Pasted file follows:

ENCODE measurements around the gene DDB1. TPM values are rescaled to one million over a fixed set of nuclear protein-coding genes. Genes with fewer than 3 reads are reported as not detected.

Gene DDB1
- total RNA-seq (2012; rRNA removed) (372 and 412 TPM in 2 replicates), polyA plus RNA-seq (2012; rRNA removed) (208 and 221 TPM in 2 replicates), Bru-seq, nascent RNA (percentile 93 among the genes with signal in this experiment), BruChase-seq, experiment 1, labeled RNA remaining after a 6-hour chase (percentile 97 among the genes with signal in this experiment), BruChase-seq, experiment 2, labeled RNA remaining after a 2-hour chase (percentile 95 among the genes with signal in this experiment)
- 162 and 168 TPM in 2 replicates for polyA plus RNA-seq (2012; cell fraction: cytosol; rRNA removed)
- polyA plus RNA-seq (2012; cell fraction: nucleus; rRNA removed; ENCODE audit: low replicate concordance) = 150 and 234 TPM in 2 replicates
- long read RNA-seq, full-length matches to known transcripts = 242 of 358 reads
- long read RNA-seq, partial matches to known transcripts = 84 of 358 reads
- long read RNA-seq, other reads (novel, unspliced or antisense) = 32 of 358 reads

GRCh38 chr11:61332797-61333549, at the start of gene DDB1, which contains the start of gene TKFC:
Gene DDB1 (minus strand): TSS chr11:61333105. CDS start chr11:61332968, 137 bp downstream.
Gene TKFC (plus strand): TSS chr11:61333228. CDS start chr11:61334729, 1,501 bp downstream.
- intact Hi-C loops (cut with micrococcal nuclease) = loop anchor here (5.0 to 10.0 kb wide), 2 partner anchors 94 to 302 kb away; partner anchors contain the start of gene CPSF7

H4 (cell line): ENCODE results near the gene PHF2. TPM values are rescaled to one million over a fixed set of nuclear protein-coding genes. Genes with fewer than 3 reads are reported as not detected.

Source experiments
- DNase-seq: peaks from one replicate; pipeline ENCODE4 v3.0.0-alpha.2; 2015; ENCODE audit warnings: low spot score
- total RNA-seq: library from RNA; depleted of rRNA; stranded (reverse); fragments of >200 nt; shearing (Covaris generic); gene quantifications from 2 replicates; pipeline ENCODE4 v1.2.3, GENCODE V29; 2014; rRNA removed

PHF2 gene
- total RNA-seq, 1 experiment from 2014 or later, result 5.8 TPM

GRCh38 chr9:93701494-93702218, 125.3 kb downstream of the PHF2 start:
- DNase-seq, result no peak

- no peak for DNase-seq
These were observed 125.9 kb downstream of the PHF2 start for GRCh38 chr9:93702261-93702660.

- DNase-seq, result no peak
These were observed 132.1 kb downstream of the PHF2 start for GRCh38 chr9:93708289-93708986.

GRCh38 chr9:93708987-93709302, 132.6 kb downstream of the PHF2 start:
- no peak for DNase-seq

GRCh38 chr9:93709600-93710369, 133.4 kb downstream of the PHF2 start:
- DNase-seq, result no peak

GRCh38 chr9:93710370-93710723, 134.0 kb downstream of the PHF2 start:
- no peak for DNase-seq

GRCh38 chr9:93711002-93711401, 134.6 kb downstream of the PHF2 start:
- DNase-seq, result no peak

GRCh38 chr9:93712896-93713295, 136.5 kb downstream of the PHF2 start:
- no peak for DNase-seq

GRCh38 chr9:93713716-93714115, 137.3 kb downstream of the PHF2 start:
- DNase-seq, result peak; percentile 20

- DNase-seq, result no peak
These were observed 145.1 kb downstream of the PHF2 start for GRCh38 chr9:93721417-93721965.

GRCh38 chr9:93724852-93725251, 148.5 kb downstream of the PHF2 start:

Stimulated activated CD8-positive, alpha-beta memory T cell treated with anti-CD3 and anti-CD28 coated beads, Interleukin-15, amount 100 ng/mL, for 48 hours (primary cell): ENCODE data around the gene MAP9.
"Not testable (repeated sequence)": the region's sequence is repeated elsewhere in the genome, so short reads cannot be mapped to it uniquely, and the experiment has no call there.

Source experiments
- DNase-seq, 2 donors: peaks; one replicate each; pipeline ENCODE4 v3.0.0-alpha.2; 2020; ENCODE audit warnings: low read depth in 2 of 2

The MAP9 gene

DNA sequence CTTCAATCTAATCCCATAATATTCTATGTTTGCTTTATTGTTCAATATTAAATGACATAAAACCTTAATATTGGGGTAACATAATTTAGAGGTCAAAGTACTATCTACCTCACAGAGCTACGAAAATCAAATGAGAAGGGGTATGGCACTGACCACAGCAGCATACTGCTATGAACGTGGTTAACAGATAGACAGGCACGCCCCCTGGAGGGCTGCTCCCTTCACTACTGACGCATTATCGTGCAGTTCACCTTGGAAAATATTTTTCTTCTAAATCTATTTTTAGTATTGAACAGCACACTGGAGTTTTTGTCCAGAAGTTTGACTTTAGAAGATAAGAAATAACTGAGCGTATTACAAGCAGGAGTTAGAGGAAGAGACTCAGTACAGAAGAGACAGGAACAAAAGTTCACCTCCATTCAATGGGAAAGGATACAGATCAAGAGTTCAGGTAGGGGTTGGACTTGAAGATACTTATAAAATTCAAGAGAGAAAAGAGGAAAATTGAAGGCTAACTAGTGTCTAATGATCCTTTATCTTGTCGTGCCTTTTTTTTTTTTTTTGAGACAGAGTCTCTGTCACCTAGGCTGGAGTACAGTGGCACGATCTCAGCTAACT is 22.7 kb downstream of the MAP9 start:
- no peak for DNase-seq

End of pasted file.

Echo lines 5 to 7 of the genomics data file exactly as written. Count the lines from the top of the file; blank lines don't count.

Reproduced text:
- polyA plus RNA-seq (2012; cell fraction: nucleus; rRNA removed; ENCODE audit: low replicate concordance) = 150 and 234 TPM in 2 replicates
- long read RNA-seq, full-length matches to known transcripts = 242 of 358 reads
- long read RNA-seq, partial matches to known transcripts = 84 of 358 reads